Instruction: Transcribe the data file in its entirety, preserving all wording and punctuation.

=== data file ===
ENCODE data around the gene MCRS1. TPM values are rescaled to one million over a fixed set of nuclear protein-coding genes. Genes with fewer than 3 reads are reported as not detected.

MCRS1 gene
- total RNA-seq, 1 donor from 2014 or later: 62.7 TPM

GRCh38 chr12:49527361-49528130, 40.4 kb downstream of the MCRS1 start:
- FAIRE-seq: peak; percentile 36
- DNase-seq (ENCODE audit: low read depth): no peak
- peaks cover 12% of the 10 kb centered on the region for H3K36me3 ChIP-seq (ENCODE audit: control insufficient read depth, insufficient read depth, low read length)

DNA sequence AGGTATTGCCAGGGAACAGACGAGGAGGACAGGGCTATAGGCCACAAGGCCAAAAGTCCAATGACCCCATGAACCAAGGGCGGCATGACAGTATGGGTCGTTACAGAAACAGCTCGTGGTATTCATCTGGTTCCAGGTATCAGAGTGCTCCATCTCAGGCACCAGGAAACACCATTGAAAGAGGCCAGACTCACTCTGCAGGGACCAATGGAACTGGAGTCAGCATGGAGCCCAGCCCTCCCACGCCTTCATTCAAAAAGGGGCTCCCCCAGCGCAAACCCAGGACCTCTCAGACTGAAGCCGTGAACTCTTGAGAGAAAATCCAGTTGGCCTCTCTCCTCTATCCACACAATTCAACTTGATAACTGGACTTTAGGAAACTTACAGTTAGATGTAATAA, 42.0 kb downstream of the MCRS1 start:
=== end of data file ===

ENCODE data around the gene MCRS1. TPM values are rescaled to one million over a fixed set of nuclear protein-coding genes. Genes with fewer than 3 reads are reported as not detected.

MCRS1 gene
- total RNA-seq, 1 donor from 2014 or later: 62.7 TPM

GRCh38 chr12:49527361-49528130, 40.4 kb downstream of the MCRS1 start:
- FAIRE-seq: peak; percentile 36
- DNase-seq (ENCODE audit: low read depth): no peak
- peaks cover 12% of the 10 kb centered on the region for H3K36me3 ChIP-seq (ENCODE audit: control insufficient read depth, insufficient read depth, low read length)

DNA sequence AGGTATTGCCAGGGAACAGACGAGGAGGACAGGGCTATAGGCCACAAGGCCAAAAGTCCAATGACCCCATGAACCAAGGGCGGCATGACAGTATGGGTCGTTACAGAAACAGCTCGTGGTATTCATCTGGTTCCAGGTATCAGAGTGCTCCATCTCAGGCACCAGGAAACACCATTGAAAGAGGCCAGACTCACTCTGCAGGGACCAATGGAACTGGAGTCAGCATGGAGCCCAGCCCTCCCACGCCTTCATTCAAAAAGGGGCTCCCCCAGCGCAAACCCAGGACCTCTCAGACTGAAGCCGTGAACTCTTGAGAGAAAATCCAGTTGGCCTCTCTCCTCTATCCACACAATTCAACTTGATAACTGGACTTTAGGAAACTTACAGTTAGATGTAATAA, 42.0 kb downstream of the MCRS1 start: